Harvard Theological Review 112 (1):33–54 (2019)

Jesse Peterson
Durham University
Contemporary philosopher David Benatar has advanced the self-evidently controversial claim that “coming into existence is always a harm.” Benatar’s argument turns on the basic asymmetry between pleasure and pain, an asymmetry he seeks to explain by the principle that those who never exist cannot be deprived. Benatar’s import is almost incredible: humans should cease to procreate immediately, thereby engendering the extinction of the species—a view known as “anti-natalism.” According to many of his readers, the ancient Hebrew sage Qoheleth expresses a pessimistic nihilism that runs as thick as Benatar’s. Prima facie grounding for this assertion is that Qoheleth, like Benatar, raises the issue of whether coming into existence may be a harm—and gives an affirmative answer. In two passages, Ecclesiastes 6:1-6 and 4:1-3, Qoheleth declares that an unborn hypothetical person is “better off” than their existent counterpart. Yet the meaning and implication of these words is far from obvious. Does Qoheleth imply that the non-exister’s state, and non-existence in general, is universally superior to existence? Or is he instead speaking exceptionally, of particular persons in rare circumstances? By examining the two “better”-statements in their literary context, I will argue that Qoheleth intends these examples as exceptions. He does not go so far as to make the supremely nihilistic claim that coming into existence is always, or even generally, a net harm; yet, he does concede that in certain cases, it can be. Beyond this, I will explore how the two thinkers’ divergent conclusions can be traced to a deeper difference of philosophical method. This question concerning non-existence opens a window to Qoheleth’s broader scheme of values and therefore serves as a surprisingly useful entry point by which to engage his philosophy. The paper utilizes the methodology Jaco Gericke has recently termed “philosophical criticism,” but specifically applied to Qoheleth.
Keywords David Benatar  anti-natalism  value of existence  pessimism  Bible and philosophy  Ecclesiastes (Qoheleth)  Jewish philosophy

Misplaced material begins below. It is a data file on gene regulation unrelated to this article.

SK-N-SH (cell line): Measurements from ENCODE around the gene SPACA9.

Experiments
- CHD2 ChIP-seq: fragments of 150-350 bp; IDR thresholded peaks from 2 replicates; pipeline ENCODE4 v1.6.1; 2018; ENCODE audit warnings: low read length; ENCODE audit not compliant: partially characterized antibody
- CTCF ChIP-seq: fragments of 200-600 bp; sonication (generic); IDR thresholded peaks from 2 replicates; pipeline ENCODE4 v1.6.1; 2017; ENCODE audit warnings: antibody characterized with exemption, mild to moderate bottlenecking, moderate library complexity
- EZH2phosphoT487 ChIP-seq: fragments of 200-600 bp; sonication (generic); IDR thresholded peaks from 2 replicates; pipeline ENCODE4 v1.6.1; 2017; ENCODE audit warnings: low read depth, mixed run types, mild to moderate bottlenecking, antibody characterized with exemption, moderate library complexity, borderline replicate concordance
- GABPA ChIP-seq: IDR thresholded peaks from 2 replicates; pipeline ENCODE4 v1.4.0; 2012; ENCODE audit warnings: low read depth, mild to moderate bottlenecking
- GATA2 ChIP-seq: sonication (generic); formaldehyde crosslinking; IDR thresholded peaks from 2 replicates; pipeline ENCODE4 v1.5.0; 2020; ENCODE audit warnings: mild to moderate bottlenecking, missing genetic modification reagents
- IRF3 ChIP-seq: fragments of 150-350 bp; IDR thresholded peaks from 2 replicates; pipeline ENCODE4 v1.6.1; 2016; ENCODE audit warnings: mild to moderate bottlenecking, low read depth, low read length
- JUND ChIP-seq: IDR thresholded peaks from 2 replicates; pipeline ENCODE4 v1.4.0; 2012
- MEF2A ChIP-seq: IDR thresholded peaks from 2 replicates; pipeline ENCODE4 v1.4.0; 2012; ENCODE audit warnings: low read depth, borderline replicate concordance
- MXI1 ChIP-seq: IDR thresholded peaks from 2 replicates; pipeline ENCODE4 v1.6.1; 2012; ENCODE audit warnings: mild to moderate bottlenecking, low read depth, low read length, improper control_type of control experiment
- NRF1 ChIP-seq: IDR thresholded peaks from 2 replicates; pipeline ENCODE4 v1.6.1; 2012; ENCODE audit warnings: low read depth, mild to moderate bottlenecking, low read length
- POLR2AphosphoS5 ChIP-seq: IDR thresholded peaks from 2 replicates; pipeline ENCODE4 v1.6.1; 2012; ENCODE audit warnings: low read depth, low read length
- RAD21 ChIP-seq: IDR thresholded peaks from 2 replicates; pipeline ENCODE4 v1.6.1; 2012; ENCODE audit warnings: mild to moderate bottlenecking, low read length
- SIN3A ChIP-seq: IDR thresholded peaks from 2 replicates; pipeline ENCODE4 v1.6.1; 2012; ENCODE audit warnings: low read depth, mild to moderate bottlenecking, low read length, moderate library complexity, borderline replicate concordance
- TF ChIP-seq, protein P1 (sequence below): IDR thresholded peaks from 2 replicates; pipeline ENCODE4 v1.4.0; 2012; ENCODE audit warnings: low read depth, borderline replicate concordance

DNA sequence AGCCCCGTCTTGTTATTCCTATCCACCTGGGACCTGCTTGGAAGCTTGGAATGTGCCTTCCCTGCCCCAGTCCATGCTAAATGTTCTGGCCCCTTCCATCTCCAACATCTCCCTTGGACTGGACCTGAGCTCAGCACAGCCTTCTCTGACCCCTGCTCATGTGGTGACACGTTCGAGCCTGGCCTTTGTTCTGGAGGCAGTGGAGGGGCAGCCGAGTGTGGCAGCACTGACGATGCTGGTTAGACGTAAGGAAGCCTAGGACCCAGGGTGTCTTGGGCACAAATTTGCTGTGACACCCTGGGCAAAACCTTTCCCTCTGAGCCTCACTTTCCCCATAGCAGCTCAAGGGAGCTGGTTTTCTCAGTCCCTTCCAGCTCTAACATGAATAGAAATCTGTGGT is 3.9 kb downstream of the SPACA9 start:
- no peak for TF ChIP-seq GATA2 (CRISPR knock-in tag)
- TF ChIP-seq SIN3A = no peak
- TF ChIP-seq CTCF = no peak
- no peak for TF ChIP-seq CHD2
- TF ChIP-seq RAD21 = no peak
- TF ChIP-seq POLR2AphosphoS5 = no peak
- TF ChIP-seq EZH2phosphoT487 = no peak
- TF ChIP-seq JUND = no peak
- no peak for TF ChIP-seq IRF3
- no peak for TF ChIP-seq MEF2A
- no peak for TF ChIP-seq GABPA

Categories (categorize this paper)
Edit this record
Mark as duplicate
Export citation
Find it on Scholar
Request removal from index
Revision history

Download options

PhilArchive copy

 PhilArchive page | Other versions
External links

Setup an account with your affiliations in order to access resources via your University's proxy server
Configure custom proxy (use this if your affiliation does not provide a proxy)
Through your library

References found in this work BETA

Wrongful Life and the Counterfactual Element in Harming.Joel Feinberg - 1986 - Social Philosophy and Policy 4 (1):145.

Add more references

Citations of this work BETA

No citations found.

Add more citations

Similar books and articles

Better No Longer to Be.Ema Sullivan-Bissett & Rafe Mcgregor - 2012 - South African Journal of Philosophy 31 (1):55-68.
Sick and Healthy: Benatar on the Logic of Value.Skott Brill - 2012 - South African Journal of Philosophy 31 (1):38-54.
Better to Exist: A Reply to Benatar.S. D. Baum - 2008 - Journal of Medical Ethics 34 (12):875-876.
How Best to Prevent Future Persons From Suffering: A Reply to Benatar.Brooke Alan Trisel - 2012 - South African Journal of Philosophy 31 (1):79-93.
Is It Wrong to Impose the Harms of Human Life? A Reply to Benatar.David DeGrazia - 2010 - Theoretical Medicine and Bioethics 31 (4):317-331.


Added to PP index

Total views
345 ( #21,187 of 2,362,031 )

Recent downloads (6 months)
76 ( #7,975 of 2,362,031 )

How can I increase my downloads?


My notes